Critical Thinking: Cyclical Stock Potential

At a time when many investors are taking a hard look at their portfolios, good information is more important than ever. Sadly, it is even harder to come by. There is no substitute for applying your own critical thinking skills to the opinions you see. A featured guest on CNBC, Senior Investment Analyst for a major firm, provided a test of that skill. (CNBC put the interview behind their paywall, but I record these programs to verify my analysis.


The guest had just issued a downgrade for the industrial sector.

  1. His first reason was that the stocks were back to levels at the start of 2019. He questioned the 30% rally in the sector when earnings were only up 10%. He called the 20% difference a “ballistic move” in the stocks, pushing them to excessive valuations bordering on those of the late 90’s.
  2. The size of the stimulus package proves that the economy was weak at the start of 2020.
  3. Expected year-over-year declines in consumer spending are “multiples of what they were in 2008-09 and back to levels of the 1930’s.
  4. Industrial production in a downturn is leveraged to about four times the consumer spending decline. A 2% decline from consumers means an 8% decline in industrial production. Their economists’ estimates for consumer spending would imply a 40% reduction in industrial production, although he didn’t think it would be quite that bad..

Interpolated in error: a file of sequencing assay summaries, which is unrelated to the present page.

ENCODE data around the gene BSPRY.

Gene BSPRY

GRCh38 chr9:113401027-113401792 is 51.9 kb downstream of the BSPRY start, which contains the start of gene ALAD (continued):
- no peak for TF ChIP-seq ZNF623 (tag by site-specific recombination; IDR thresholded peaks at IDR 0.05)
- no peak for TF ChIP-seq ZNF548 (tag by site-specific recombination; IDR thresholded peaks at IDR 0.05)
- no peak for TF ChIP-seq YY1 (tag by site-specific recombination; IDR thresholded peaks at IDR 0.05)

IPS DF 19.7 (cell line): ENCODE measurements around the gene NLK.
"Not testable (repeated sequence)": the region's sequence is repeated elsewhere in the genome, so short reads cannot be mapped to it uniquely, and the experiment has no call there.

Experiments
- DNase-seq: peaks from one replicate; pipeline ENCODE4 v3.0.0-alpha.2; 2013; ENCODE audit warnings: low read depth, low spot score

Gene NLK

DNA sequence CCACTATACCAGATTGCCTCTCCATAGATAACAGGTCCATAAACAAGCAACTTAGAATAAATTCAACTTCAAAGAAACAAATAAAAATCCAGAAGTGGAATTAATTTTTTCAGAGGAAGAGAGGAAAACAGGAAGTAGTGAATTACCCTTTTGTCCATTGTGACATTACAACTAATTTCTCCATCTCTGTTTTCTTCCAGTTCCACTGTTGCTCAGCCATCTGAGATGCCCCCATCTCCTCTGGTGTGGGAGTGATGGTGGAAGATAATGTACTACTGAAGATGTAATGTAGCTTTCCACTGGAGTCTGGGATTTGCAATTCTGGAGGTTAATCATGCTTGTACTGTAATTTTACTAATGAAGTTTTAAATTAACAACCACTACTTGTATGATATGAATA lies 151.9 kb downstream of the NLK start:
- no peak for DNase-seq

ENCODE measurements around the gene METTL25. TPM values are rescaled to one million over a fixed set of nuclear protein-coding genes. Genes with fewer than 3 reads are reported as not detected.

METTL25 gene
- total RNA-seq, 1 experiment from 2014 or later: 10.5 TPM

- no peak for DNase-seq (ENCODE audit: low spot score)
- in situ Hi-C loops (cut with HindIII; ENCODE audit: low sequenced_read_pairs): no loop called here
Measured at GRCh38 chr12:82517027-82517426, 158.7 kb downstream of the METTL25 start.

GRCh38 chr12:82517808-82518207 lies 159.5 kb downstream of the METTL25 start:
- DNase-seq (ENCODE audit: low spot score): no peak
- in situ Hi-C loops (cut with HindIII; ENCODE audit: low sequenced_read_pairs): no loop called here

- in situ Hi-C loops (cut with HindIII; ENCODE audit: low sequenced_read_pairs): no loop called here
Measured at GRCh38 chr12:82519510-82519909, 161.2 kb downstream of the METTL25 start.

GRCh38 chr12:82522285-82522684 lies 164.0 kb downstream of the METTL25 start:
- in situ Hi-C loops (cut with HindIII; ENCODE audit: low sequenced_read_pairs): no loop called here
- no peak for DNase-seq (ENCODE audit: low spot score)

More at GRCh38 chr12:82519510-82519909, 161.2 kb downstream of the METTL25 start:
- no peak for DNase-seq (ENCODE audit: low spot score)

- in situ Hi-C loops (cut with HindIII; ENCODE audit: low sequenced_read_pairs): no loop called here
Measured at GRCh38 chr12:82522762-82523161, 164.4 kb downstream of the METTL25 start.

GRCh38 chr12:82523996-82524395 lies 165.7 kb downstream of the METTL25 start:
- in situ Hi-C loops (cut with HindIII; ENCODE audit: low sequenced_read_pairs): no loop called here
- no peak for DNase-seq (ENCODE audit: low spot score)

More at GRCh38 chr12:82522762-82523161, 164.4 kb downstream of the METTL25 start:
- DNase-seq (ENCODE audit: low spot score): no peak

Asked about the impact of the stimulus bill, he had a rather lame answer that he did not analyze politics and wasn’t sure what the impact would be for the group.


Critical thinking begins with Asking the Right Questions. (My favorite professor wrote the book on this topic, now in the 11th Edition). Here is my own analysis. Some of it does require a little background, but nothing that is a surprise to a knowledgeable investor.

  1. Using comparisons that begin with calendar 2019 is extremely misleading. The market collapse of December 2018 cannot be ignored. The popular explanation is that the Fed “pivoted” from prior statements reducing recession fears. Whatever the reason, December represented recession expectations and the 2019 record includes a reversal of that sentiment.
  2. This is an amazing statement. The size of the stimulus package reflects estimates of the size of the problem. It tells us nothing about the pre-coronavirus economy. Please compare this statement with the subject’s answer at the end of the interview.
  3. With most of the country staying safe and in place, there is naturally a reduction in many types of expenditures. It will certainly be sharp and affect many businesses. The exact size cannot be estimated without knowing the extent of the COVID-19 effects. Anyone claiming a solid economic forecast right now is blowing smoke.